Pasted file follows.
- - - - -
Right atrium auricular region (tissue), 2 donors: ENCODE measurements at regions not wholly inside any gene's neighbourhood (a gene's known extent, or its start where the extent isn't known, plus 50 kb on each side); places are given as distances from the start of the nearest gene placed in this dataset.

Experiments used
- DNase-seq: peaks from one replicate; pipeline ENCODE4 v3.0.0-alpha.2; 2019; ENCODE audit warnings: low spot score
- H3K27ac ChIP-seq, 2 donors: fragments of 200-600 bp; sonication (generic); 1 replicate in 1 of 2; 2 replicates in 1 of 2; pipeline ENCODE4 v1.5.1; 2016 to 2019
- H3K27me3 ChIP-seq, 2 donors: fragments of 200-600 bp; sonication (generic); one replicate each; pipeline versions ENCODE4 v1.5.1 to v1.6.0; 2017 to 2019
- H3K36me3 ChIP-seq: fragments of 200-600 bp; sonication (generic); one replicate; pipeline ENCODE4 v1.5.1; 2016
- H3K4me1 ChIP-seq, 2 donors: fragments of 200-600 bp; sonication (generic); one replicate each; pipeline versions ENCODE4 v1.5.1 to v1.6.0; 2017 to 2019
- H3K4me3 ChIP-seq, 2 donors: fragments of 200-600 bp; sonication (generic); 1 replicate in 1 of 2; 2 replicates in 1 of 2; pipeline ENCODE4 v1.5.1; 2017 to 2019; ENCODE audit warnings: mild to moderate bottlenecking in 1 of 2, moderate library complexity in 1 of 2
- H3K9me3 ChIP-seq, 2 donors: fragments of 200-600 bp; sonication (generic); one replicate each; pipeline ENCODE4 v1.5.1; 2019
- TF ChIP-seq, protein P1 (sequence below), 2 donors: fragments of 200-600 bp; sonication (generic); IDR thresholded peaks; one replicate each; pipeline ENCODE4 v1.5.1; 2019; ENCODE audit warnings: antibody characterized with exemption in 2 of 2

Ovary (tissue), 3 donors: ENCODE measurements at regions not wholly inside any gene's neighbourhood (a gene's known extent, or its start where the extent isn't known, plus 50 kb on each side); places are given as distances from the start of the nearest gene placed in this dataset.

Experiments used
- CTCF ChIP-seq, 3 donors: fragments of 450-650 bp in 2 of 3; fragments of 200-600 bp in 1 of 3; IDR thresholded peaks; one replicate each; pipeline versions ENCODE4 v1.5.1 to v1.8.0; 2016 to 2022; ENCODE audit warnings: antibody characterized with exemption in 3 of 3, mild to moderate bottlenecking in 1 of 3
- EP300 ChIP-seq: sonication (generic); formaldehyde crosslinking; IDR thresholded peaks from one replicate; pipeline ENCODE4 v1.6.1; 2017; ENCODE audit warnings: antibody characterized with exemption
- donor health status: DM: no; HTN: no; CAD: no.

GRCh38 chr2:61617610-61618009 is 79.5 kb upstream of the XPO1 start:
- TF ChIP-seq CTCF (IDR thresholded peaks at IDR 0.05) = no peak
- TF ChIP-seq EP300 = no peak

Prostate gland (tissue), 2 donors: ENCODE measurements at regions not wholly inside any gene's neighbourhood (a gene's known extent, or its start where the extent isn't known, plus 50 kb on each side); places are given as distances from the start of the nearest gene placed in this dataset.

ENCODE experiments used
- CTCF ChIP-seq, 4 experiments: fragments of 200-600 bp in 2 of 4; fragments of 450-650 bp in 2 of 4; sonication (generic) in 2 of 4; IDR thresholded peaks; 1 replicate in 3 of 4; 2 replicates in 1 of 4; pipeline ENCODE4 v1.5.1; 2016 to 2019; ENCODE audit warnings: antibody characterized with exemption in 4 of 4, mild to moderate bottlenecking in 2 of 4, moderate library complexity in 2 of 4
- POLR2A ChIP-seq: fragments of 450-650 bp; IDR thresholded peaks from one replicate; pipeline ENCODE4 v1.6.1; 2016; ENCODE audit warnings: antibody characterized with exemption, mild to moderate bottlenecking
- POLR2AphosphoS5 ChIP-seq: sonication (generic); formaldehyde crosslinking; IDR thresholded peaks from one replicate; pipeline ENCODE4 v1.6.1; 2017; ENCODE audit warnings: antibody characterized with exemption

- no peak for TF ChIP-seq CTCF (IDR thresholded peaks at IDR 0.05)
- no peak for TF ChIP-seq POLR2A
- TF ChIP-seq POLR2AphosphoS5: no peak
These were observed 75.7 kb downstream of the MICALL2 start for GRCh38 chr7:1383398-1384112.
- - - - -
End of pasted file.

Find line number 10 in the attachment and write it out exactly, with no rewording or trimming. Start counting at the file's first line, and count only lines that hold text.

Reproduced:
- TF ChIP-seq, protein P1 (sequence below), 2 donors: fragments of 200-600 bp; sonication (generic); IDR thresholded peaks; one replicate each; pipeline ENCODE4 v1.5.1; 2019; ENCODE audit warnings: antibody characterized with exemption in 2 of 2